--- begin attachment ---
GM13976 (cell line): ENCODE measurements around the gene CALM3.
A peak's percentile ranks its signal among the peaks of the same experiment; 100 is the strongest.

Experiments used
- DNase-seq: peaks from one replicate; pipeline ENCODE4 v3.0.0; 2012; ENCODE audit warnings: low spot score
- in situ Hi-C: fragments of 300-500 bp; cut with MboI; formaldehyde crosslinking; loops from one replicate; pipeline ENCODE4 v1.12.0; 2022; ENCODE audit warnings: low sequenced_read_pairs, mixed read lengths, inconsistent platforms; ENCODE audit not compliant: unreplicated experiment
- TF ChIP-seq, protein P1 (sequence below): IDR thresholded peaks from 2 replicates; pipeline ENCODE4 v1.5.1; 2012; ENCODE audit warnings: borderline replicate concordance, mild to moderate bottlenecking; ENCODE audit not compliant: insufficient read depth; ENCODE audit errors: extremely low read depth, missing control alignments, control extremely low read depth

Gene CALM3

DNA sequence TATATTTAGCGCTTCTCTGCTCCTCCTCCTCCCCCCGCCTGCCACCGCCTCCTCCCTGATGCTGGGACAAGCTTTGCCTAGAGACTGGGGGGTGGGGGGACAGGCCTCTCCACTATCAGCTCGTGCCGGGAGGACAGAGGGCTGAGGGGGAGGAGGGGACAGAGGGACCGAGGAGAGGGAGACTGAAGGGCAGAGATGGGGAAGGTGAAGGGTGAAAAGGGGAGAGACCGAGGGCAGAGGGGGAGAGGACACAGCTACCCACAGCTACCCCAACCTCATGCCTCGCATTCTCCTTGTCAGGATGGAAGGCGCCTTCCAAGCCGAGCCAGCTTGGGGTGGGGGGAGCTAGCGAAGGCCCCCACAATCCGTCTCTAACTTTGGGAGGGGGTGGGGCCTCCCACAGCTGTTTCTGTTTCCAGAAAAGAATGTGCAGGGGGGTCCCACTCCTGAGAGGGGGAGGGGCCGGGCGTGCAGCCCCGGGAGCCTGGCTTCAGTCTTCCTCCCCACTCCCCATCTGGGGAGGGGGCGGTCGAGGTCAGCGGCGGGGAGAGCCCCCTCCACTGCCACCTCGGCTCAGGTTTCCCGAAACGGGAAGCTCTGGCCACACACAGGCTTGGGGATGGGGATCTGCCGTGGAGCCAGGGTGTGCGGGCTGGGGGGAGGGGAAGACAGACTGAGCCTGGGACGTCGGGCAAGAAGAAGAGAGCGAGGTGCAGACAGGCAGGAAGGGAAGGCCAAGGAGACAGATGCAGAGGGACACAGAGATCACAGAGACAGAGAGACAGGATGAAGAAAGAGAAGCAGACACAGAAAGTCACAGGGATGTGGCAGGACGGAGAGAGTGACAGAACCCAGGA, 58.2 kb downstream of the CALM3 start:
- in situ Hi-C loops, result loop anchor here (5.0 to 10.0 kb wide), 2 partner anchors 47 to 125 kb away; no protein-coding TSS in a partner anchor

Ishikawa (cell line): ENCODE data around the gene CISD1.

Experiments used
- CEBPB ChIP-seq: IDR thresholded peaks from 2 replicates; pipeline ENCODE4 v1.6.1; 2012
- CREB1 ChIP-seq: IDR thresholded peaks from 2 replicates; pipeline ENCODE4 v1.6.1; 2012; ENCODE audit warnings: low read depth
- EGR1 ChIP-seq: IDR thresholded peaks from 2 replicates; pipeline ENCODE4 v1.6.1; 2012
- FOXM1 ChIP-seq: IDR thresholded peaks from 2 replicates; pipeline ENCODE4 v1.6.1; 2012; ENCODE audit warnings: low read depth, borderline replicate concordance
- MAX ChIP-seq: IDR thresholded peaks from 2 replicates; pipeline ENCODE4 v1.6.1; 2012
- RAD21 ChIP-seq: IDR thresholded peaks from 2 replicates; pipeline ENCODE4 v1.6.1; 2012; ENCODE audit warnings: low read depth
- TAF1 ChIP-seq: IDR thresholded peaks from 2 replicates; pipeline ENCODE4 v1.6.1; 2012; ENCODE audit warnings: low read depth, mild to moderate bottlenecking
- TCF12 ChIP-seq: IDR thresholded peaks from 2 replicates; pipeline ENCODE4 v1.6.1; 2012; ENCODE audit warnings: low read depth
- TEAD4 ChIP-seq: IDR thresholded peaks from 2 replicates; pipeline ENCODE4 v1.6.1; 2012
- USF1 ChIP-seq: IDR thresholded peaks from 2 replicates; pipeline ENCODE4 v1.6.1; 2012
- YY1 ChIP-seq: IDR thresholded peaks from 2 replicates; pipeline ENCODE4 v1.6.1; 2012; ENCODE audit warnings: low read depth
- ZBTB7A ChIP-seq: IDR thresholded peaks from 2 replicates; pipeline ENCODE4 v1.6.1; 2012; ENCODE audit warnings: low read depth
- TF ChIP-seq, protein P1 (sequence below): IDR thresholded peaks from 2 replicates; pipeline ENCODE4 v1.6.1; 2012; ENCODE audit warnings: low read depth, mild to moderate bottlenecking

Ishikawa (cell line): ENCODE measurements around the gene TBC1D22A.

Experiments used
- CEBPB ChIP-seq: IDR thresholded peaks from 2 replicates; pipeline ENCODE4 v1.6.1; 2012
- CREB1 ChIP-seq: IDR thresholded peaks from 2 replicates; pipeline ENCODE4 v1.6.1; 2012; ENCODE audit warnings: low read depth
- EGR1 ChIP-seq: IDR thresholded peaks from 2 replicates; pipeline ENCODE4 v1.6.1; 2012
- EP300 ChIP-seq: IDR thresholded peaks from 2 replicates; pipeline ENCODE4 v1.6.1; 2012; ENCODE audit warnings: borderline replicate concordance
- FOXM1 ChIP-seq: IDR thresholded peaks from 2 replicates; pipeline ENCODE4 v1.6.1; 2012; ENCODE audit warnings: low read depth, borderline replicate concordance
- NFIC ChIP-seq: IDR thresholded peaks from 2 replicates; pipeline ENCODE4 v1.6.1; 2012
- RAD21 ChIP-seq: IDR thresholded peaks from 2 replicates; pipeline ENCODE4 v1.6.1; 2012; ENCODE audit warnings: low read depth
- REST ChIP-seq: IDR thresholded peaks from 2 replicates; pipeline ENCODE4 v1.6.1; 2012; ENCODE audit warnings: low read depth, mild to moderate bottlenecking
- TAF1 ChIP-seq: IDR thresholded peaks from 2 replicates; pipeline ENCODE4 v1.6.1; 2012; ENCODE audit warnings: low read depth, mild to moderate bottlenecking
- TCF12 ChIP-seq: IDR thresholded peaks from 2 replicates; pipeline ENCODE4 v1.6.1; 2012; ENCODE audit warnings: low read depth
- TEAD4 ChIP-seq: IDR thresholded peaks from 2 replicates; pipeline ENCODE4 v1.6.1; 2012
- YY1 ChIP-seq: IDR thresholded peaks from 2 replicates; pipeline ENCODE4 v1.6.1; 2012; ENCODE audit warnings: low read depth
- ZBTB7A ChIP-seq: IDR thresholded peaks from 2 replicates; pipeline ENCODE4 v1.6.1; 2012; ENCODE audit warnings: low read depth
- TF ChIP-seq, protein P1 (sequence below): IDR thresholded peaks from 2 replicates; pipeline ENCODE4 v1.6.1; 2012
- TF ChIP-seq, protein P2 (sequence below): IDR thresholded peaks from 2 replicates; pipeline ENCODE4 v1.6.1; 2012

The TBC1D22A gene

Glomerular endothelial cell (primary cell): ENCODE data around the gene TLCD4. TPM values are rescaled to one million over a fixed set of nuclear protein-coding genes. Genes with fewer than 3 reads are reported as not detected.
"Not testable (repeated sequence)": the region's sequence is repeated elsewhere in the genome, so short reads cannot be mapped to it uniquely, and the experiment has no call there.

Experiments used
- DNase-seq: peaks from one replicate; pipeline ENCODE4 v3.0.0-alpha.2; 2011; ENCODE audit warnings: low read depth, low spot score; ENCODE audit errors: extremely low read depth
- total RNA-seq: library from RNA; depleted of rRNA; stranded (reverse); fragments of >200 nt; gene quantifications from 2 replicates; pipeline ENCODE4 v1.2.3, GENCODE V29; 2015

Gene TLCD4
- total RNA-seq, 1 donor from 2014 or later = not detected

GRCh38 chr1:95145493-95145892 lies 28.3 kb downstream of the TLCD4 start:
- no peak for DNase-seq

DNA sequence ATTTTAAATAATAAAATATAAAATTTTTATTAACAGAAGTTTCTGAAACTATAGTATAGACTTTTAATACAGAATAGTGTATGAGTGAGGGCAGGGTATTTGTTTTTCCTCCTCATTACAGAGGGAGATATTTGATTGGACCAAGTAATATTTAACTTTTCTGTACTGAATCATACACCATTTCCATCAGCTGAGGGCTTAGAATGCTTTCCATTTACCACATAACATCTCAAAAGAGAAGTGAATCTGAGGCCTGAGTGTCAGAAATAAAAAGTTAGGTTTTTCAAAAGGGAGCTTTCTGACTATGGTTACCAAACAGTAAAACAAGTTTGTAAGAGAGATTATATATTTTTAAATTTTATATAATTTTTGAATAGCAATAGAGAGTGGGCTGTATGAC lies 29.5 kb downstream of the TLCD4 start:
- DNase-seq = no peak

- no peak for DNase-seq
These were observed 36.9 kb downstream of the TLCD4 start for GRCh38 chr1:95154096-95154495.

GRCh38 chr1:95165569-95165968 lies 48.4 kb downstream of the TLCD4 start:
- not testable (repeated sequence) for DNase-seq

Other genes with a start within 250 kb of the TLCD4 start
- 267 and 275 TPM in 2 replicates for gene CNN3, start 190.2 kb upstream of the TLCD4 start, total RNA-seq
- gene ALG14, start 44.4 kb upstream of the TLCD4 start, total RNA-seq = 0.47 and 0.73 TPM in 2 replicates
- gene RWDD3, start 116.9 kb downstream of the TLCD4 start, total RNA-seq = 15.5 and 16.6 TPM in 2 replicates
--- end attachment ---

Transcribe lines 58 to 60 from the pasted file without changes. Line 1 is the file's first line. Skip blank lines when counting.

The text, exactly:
Other genes with a start within 250 kb of the TLCD4 start
- 267 and 275 TPM in 2 replicates for gene CNN3, start 190.2 kb upstream of the TLCD4 start, total RNA-seq
- gene ALG14, start 44.4 kb upstream of the TLCD4 start, total RNA-seq = 0.47 and 0.73 TPM in 2 replicates